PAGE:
Prague, 4 May 2000 (RFE /RL) -- Two weeks ago (April 20), soon after he was re-elected Georgia's president, Eduard Shevardnadze announced an amnesty for 279 persons imprisoned for their opposition to his regime.
One of those released was Djaba Ioseliani, a playwright and leader of a paramilitary group called Mkhedrioni (meaning "Horsemen"). The 72-year-old Ioseliani has been an important political figure in Georgia since the republic attained independence nine years ago.
Together with National Guard commander Tengiz Kitovani, Ioseliani led the overthrow of the first president of independent Georgia, Zviad Gamsakhurdia, in 1992. He then invited Shevardnadze to return to Georgia from Moscow to lead the newly independent country. But Ioseliani himself was arrested at the end of 1995, and three years later was sentenced to an 11-year prison sentence. One of the main charges against him was organizing a car bomb attack on Shevardnadze in August 1995.
In one of Ioseliani's first statements after his release, he said he intends to return to active politics. Interviewed in Tbilisi last week [April 25] by RFE/RL's Georgian Service, he spelled out the reasons for his decision.
Ioseliani stressed that in what he called "a country where there is a dictatorship," opposition political activity does not -- and must not -- stop at the prison gates. He said for that reason, for a political activist like himself, being in prison was "the culmination of [his] political biography."
Ioseliani characterizes dictatorship as "autocratic authoritarian rule." Under such a regime, he says, a country is governed by a president who single-handedly rules on all personnel, political and economic decisions. He says today dictatorship no longer can prevent the free flow of information, as it had done in the past. With the advent of the internet, he says, no dictator -- not even Stalin, if he returned to life -- could curtail the uninterrupted flow of information.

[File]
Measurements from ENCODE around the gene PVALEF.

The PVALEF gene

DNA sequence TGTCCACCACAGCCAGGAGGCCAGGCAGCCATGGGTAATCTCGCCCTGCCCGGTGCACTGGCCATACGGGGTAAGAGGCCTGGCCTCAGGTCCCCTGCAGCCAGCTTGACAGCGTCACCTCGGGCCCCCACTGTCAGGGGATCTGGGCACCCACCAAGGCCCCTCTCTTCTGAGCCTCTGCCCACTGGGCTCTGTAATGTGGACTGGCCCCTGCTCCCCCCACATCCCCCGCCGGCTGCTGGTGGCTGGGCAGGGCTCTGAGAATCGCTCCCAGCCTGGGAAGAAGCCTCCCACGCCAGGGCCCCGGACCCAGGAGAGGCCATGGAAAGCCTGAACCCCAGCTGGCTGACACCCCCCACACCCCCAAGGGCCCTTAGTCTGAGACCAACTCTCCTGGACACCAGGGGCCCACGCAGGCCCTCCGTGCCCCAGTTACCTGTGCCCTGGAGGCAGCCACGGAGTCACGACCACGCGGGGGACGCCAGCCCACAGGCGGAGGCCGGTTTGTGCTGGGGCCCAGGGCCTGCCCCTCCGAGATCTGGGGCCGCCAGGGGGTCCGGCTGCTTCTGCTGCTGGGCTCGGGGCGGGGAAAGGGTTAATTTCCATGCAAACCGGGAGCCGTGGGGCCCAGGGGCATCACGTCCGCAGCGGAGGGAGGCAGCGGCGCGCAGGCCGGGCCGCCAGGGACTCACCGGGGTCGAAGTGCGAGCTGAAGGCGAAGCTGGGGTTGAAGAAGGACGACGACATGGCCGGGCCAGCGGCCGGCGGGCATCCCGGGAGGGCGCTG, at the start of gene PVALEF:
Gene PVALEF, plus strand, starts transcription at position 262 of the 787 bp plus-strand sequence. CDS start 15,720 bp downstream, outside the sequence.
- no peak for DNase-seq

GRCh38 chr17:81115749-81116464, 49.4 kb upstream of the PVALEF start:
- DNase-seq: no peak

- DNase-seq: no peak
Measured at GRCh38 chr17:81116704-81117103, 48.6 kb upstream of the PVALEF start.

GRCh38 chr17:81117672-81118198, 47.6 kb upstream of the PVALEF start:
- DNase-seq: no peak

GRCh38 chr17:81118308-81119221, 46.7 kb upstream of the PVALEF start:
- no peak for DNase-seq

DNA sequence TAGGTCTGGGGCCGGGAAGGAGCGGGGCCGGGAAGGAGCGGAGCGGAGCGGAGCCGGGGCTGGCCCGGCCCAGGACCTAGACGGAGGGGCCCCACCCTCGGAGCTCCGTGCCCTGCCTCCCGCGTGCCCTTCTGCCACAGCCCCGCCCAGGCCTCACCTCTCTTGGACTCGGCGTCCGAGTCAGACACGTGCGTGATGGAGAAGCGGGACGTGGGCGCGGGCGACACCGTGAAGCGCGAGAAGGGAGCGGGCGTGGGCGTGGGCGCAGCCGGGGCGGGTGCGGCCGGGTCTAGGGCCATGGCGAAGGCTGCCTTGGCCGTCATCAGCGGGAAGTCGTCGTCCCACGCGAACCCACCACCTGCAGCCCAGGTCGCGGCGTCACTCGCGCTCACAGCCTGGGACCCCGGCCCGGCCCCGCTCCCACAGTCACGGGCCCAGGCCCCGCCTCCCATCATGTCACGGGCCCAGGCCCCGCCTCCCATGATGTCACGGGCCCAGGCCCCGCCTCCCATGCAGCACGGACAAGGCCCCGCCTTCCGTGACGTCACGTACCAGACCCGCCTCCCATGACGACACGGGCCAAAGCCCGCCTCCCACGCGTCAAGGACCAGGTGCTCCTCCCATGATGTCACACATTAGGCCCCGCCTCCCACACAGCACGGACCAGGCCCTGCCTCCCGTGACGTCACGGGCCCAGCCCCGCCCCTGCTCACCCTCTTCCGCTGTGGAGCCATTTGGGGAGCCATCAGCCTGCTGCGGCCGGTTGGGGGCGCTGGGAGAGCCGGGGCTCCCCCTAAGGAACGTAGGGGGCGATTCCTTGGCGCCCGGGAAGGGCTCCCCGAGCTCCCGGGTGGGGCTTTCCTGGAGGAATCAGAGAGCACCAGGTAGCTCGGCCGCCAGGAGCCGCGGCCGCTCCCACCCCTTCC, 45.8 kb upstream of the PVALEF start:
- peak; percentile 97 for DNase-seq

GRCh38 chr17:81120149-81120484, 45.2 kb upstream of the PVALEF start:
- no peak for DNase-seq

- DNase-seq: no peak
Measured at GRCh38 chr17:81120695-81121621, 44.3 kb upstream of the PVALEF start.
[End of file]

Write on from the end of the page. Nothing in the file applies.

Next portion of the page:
Ioseliani says some progress has been made by Georgia's present government in foreign policy. But he says there is a discrepancy between progress in that sphere and what he considers the lack of improvement in the domestic political situation. As a result, he says, Georgia gets a "bad symbiosis," and that has an adverse affect on the population, its psychology and standard of living.
Asked how he reacted to the news he had been amnestied, Ioseliani says: "The release of a person from prison is always to be welcomed -- especially for me, given that I have spent half my life in prison and know what both imprisonment and liberty mean." But he says the amnesty was merely a political act:
"I was arrested for political reasons [and] it was for political reasons that I was released."
He says those who were amnestied feel uncomfortable rather than grateful. He says his amnesty was neither a manifestation of justice nor a manifestation of legality, but simply an exercise in political expediency.
Then he added a question: "When a man has his own prison and can jail whomever he likes -- can there be any greater dictatorship than that?"